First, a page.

We continue our Year That Was retrospective with a look back at the trends that played out in New York City, for better or worse, as chronicled by Serious Eats New York. Here's 2008, in roughly chronological order.
The David Chang Religion / Movement / Momo(Cluster)fuku
David Chang, where do we begin with you. In March, you proved that only the speediest of typers could score online reservations to your brand-new 14-seater Momofuku Ko. Whether it was the restaurant's Ko-razy frozen foie gras dish, the controversial service style or photography ban, we couldn't stop jabbering about the place—right down to the bathroom decor. In November, you extended the Momofukination to Milk Bar, a bakery with a mess of creamy, salty, and buttery deliciousness. While you may be the king of pork buns and a lover of fried chicken, you should not be confused with doppelganger David Chan.
Red Hook Ball Fields Ups and Downs
As early as January, we were nervous about the fate of the Red Hook ball field vendors. Would the huaraches, ceviche, and grilled corn be safe? In March, we rested easier, as did Chuck Schumer. Once Ikea moved into the Red Hook neighborhood, the trek got easier, just in time for the re-opening day in July. We were there, carefully documenting the grilled corn station. Later that month, we got our Red Hook on with other Serious Eaters at our meet-up. Fast forward to December, we're already eager for the 2009 season, especially with designers drafting models for a more permanent Red Hook food court.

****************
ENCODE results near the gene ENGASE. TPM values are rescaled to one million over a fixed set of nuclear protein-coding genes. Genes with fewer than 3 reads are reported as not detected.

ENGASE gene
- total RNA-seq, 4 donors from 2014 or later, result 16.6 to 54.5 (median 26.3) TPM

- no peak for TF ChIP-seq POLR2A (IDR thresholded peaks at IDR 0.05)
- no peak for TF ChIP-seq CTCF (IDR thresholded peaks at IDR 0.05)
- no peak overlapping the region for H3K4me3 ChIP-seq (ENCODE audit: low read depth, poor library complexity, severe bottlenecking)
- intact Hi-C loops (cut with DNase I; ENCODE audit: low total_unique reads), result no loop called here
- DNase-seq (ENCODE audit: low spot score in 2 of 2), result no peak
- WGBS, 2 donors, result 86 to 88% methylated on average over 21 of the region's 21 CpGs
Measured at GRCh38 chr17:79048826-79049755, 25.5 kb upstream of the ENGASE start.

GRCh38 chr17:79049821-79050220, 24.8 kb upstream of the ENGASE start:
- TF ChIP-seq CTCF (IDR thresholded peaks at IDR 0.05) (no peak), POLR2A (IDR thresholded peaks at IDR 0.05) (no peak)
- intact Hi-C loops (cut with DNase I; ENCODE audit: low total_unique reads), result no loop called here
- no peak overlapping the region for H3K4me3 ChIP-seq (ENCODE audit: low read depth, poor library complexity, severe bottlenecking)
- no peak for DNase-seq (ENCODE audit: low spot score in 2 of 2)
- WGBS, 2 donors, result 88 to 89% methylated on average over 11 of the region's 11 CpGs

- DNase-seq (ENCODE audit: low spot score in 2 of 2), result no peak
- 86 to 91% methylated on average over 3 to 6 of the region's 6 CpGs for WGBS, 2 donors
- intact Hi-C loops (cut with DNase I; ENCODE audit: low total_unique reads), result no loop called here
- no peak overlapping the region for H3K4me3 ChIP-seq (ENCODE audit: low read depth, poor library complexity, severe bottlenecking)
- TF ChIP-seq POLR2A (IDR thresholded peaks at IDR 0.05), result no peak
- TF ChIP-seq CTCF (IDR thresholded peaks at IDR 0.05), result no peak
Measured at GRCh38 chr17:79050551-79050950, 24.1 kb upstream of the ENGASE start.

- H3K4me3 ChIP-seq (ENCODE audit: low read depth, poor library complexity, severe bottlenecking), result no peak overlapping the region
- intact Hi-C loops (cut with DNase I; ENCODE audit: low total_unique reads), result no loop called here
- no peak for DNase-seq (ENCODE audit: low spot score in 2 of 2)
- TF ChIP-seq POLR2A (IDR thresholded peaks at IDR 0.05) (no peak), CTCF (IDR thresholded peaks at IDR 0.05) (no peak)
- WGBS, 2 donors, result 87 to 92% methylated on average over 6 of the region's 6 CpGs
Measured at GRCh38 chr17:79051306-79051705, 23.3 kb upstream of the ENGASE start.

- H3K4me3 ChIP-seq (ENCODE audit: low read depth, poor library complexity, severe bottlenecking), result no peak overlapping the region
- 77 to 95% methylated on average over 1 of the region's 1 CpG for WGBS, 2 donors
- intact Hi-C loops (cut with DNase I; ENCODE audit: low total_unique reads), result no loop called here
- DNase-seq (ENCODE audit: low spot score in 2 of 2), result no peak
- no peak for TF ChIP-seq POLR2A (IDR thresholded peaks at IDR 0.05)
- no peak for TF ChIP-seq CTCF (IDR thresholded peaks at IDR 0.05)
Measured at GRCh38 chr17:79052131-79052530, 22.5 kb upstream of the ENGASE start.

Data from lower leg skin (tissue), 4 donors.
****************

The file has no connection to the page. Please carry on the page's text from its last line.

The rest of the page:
Trucks Selling Sweets
Sweets on wheels were big this year. The three main contenders scooting around town: Dessert Truck, Treats Truck, and the Van Leeuwan ice cream truck. Thanks to the Sugar Rush column, we had an excuse to try: basically everything from the Dessert Truck, including the seasonal pumpkin custard; Swirly Dots and peanut butter jamwiches from the Treats Truck; and espresso and ginger ice cream from Van Leeuwan. The three even inspired the first dessert category at the 2008 Vendys. In October, people swarmed Union Square, including our own Gordon Mark, to watch the Bobby Flay vs. Dessert Truck Throwdown.
The Ramen Obsession
Ramen is no longer just the thrifty sustenance of college dorms—it's a $15-ish bowl of fancy broth, noodles, and meat. In April, Ed went ramen hunting at Ramen Setagaya and Ippudo. We also tried Minca, home of the gut-busting mass of springy noodles bathed in a thick, salty broth. At Fukumatsu, the thick slabs of fatty pork seemed to be injected with more fat, which brought us closer to death. With so many ramen joints bustling, especially in the East Village, Iron Chef Masaharu Morimoto had to weigh in, and decided on Momofuku Noodle Bar. Eh? Did it have something to do with David Chang sitting right next to him during the tasting?
Kenny Shopsin Writes a Cookbook